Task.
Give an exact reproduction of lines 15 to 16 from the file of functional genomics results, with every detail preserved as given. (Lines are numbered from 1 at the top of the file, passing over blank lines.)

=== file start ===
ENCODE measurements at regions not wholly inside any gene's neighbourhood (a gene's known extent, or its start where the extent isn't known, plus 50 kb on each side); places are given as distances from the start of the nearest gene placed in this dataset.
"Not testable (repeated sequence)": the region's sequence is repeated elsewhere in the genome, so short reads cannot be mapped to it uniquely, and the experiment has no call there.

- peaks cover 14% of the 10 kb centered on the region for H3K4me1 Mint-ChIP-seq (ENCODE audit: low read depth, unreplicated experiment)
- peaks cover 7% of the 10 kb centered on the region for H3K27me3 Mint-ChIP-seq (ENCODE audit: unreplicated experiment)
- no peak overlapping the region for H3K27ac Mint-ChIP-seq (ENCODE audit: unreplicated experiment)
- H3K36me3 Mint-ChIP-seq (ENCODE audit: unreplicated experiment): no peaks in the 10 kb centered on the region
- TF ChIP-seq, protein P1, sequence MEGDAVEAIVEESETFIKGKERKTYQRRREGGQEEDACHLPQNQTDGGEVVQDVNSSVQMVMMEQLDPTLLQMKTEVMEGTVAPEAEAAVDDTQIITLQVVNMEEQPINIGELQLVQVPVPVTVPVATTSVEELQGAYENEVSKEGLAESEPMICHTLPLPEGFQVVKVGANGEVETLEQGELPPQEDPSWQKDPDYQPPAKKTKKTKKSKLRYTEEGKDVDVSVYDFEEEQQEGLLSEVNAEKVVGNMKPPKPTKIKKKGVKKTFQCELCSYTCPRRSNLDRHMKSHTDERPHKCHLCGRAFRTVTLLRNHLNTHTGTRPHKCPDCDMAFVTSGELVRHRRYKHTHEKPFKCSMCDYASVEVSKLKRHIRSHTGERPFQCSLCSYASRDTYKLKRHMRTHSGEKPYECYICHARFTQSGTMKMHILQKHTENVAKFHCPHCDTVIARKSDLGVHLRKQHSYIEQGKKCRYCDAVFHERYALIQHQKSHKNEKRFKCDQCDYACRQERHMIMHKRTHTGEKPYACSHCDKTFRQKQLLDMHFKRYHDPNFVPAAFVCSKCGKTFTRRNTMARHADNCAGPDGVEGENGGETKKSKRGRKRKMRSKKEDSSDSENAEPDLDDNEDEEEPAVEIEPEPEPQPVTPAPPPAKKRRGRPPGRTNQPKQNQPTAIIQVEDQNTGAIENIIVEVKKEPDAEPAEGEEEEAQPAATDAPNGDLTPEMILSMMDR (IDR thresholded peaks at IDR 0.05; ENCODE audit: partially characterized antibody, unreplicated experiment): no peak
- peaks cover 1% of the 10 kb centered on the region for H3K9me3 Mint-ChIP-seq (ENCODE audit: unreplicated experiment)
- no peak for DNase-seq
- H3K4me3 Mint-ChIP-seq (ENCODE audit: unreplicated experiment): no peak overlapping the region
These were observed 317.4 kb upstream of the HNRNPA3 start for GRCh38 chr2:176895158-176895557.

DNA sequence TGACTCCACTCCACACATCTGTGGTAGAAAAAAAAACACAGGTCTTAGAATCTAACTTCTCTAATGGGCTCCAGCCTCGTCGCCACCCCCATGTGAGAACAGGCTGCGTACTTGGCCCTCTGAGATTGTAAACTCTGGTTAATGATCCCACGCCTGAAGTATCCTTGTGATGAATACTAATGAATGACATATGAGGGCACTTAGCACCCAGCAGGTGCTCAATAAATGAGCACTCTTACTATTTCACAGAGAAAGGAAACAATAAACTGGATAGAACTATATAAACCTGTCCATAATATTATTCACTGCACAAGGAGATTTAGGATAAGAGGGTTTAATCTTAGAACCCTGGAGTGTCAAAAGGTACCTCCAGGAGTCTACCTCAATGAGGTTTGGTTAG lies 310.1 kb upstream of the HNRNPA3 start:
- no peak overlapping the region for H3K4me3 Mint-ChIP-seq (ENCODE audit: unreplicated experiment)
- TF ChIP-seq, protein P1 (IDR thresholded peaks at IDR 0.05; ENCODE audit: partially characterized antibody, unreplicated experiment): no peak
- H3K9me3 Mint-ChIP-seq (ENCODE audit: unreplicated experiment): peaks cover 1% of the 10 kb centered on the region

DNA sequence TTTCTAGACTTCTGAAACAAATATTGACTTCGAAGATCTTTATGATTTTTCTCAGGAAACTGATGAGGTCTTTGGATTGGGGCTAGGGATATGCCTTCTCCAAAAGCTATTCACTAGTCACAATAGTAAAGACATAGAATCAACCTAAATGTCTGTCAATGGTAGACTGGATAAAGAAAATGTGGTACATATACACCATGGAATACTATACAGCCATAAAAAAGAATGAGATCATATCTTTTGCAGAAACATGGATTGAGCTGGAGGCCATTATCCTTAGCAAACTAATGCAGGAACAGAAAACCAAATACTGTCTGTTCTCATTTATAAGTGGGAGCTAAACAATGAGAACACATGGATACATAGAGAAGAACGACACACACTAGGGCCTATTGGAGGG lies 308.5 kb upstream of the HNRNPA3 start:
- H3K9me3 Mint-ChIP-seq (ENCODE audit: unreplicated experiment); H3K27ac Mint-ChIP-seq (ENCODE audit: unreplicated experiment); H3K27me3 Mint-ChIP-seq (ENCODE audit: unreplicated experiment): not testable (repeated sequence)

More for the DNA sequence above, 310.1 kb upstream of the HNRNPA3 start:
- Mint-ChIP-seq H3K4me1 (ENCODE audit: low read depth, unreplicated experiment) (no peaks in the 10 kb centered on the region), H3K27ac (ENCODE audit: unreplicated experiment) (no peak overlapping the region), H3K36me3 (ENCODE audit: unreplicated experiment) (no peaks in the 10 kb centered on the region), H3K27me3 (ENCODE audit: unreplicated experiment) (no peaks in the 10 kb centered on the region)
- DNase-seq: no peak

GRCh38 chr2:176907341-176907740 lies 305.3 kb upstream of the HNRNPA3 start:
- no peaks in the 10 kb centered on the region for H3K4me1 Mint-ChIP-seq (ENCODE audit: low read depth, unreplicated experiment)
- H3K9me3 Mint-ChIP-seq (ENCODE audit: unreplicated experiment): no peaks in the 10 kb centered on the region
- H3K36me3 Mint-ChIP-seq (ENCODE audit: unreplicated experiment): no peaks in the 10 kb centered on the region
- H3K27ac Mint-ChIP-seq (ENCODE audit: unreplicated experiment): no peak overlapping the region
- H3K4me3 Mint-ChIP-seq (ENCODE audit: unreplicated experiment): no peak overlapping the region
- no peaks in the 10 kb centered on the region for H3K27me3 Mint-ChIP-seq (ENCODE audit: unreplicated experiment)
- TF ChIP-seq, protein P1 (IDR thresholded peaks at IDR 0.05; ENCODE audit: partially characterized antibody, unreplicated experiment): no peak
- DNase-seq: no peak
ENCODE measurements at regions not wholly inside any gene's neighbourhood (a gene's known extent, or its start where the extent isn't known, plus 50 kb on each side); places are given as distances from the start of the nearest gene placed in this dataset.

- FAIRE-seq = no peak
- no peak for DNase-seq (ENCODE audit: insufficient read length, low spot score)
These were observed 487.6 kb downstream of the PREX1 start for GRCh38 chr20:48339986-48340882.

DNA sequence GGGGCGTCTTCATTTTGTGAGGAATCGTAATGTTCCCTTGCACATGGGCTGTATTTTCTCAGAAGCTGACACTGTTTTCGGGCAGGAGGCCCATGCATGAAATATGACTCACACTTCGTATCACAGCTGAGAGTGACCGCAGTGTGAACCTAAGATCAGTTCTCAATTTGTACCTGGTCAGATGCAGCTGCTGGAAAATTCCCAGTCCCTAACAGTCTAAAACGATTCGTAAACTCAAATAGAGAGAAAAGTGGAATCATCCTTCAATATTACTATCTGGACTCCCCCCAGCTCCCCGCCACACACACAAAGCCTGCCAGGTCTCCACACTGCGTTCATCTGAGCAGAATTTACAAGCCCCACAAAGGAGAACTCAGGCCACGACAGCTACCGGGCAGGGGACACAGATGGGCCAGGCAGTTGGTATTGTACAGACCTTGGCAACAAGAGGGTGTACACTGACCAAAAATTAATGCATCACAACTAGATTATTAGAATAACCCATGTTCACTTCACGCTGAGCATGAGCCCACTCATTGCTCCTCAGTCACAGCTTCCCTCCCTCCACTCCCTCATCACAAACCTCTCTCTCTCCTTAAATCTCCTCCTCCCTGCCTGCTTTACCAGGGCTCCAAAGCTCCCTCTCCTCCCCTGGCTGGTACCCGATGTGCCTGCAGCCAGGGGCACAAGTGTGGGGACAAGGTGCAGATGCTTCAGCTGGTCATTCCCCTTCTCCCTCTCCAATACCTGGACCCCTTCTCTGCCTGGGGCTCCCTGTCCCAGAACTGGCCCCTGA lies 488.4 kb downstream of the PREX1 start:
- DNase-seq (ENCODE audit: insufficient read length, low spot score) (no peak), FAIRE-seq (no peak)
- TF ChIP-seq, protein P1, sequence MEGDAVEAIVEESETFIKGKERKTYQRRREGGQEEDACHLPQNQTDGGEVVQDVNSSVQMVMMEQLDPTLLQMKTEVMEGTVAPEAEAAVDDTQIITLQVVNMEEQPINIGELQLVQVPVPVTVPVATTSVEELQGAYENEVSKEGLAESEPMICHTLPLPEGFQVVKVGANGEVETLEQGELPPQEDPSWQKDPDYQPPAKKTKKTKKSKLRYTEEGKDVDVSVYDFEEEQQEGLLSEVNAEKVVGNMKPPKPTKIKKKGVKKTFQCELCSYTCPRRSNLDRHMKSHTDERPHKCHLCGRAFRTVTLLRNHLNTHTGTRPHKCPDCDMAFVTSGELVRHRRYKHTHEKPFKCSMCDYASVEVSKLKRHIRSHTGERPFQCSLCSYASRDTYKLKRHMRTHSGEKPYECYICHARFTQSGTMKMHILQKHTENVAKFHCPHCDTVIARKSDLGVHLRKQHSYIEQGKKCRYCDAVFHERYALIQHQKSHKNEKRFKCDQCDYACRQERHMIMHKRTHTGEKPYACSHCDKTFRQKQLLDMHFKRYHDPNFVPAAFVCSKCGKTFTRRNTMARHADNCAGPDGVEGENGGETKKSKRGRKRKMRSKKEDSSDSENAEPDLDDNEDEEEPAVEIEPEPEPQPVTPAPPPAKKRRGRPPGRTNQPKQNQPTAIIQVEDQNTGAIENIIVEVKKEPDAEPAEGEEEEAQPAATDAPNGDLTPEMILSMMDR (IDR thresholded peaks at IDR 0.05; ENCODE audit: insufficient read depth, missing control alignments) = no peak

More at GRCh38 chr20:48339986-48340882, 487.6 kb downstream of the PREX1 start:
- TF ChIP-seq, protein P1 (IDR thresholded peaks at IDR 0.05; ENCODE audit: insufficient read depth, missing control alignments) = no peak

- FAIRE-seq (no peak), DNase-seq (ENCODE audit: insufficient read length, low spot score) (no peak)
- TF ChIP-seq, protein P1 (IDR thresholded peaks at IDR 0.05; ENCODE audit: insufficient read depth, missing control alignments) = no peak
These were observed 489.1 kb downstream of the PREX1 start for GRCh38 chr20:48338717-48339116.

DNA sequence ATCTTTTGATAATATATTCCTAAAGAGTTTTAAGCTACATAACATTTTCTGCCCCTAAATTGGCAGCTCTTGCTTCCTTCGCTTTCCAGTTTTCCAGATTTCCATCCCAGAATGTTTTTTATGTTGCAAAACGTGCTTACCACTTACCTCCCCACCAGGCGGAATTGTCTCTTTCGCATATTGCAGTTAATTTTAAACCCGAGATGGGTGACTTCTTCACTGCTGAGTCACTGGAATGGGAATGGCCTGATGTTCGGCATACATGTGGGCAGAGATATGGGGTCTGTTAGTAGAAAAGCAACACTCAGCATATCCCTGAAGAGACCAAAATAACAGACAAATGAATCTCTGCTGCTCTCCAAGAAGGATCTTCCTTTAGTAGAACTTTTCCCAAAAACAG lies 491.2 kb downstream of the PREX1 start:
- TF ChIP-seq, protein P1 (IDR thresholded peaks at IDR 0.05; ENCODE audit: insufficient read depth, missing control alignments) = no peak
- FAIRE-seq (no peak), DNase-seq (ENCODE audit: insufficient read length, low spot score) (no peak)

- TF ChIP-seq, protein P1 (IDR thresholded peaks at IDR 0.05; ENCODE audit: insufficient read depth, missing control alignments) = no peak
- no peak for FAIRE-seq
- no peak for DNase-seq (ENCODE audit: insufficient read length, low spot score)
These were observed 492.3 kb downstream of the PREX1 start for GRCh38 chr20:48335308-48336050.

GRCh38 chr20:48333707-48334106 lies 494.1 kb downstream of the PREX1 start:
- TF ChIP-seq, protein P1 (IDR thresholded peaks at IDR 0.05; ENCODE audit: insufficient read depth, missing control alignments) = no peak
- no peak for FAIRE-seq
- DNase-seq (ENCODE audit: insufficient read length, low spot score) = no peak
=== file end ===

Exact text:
- H3K9me3 Mint-ChIP-seq (ENCODE audit: unreplicated experiment): peaks cover 1% of the 10 kb centered on the region

DNA sequence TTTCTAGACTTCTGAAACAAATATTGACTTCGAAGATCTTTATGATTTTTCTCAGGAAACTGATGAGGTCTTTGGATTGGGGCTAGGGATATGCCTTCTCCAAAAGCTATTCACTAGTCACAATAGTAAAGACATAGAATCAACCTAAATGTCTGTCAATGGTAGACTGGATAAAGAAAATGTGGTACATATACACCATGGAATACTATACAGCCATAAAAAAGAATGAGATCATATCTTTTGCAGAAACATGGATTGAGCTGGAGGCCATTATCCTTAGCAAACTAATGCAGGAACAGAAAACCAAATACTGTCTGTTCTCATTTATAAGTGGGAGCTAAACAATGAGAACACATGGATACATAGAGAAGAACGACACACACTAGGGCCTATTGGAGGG lies 308.5 kb upstream of the HNRNPA3 start: